5. Quarantine and bracketing. This includes segregating product determined to be nonconforming or suspected of potentially being nonconforming. You need to document, with proper rationale, what you determined to be impacted and how you arrived at that conclusion. The scope of the issue should also be established by identifying which production or quality system processes to include in the CAPA.
  6. Risk and impact determinations. This includes reviewing risk documents, as appropriate, to understand the failure mode and associated potential risk. The level of risk impact determines whether a CAPA should be raised depending on whether the issue is minor, moderate, or major/critical.
  7. Investigation process. This includes selecting the appropriate tool to investigate the issue. For example, you would use a fishbone diagram for a complex problem and a 5-WHY exercise for a more straightforward issue. Consider utilizing two root cause analysis tools for a more robust investigation. The investigation should include rationale for either retaining or eliminating potential failures. All remaining failures are considered root causes or likely causes and need to be appropriately addressed through a resolution plan.
  8. Resolution plans. These plans should be systematic and a template may be used to address each specific element of the plan such as what will be done to correct the problem/address the root cause(s), how the action prevents recurrence of the issue, and what verification will be performed to ensure actions can be suitably implemented and do not raise any adverse issues.
  9. Effectiveness monitoring. This includes establishing criteria to measure the effectiveness of the implemented actions. This also includes activities such as determining how measurement will be performed, which method will be used for evaluation, what rationale will be used for duration and/or sample size, and how to ensure no adverse consequences are raised.
  10. Trending data. This includes having a set of metrics to measure the performance of your CAPA system, whether CAPAs are being closed in a timely manner, and so forth.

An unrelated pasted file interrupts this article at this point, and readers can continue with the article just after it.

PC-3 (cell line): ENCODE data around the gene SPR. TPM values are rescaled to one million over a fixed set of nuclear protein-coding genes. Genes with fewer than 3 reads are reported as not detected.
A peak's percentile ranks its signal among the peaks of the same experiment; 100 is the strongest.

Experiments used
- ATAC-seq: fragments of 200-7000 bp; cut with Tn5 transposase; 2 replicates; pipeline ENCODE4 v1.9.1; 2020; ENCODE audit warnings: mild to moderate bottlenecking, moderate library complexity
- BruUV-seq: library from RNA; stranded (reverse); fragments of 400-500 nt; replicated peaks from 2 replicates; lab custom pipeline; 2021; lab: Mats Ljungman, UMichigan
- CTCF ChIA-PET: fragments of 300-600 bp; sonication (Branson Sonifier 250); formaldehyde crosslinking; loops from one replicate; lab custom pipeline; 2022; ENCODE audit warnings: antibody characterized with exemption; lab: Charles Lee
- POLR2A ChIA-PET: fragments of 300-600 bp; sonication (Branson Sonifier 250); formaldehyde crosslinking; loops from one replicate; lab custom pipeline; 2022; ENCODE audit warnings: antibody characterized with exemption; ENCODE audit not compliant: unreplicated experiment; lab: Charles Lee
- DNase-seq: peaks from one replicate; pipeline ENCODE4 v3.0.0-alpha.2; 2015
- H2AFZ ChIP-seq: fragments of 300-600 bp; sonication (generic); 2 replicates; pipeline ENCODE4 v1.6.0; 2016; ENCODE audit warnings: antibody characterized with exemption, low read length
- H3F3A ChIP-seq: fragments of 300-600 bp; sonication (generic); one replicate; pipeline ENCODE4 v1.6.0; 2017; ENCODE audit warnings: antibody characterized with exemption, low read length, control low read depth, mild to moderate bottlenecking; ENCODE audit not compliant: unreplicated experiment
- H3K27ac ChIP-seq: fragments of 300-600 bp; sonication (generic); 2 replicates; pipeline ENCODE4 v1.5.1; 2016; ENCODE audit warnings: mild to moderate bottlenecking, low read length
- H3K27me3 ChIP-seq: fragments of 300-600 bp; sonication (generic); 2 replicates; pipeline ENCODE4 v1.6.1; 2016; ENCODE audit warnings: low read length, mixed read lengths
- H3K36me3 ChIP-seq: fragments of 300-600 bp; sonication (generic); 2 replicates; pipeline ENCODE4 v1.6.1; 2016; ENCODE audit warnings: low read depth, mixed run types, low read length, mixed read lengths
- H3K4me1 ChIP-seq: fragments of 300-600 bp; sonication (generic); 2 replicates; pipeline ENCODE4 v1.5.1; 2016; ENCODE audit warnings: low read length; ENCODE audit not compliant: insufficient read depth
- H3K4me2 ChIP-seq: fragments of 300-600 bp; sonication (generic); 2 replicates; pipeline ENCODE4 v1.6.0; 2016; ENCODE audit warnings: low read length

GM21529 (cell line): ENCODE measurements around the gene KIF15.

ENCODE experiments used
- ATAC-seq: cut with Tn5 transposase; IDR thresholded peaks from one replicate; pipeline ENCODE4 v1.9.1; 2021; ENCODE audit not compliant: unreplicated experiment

“If It Isn’t Documented Then It Didn’t Happen"

You’ve likely heard this proverbial statement mentioned before, either from an auditor or from a previous manager. Documentation is a critical part of having an effective CAPA system. 

In the long run, it provides traceability of the issue, what was done to investigate it and resolve it, and the necessary rationale for decisions made as a result of data analysis. A well-documented CAPA can stand up under the scrutiny of any auditor or FDA inspector.

The best way to determine the effectiveness of your CAPA system is to perform a gap assessment. The assessment should, first of all, determine your level of compliance with the ISO standards or health authority regulation requirements. 

Secondly, the gap assessment should include the review of recently completed CAPA records to determine adequacy of documentation. The third step is to take initiative and update your procedures. It may be wise to hire a consulting company with extensive industry experience to review your CAPA system and make recommendations to assist in developing a robust and effective CAPA system.

Benefits of a Well-Established CAPA System

  • Following a well-documented systematic process will yield more consistent improvements and results.
  • Prevent potential failures by implementing preventive action when adverse trends are observed.
  • Reduce costs of poor quality by addressing major or systemic problems in design, manufacturing, and other areas of the QMS.
  • Avoid regulatory compliance audit findings related to inadequate development and implementation of a CAPA system.

Related content

  • Save the Date for Your Label!

  • Mergers and Acquisitions: Labeling Part 1 of 2

  • Good Documentation Practices: A Quick Guide To Tips, Tricks, and Common Pitfalls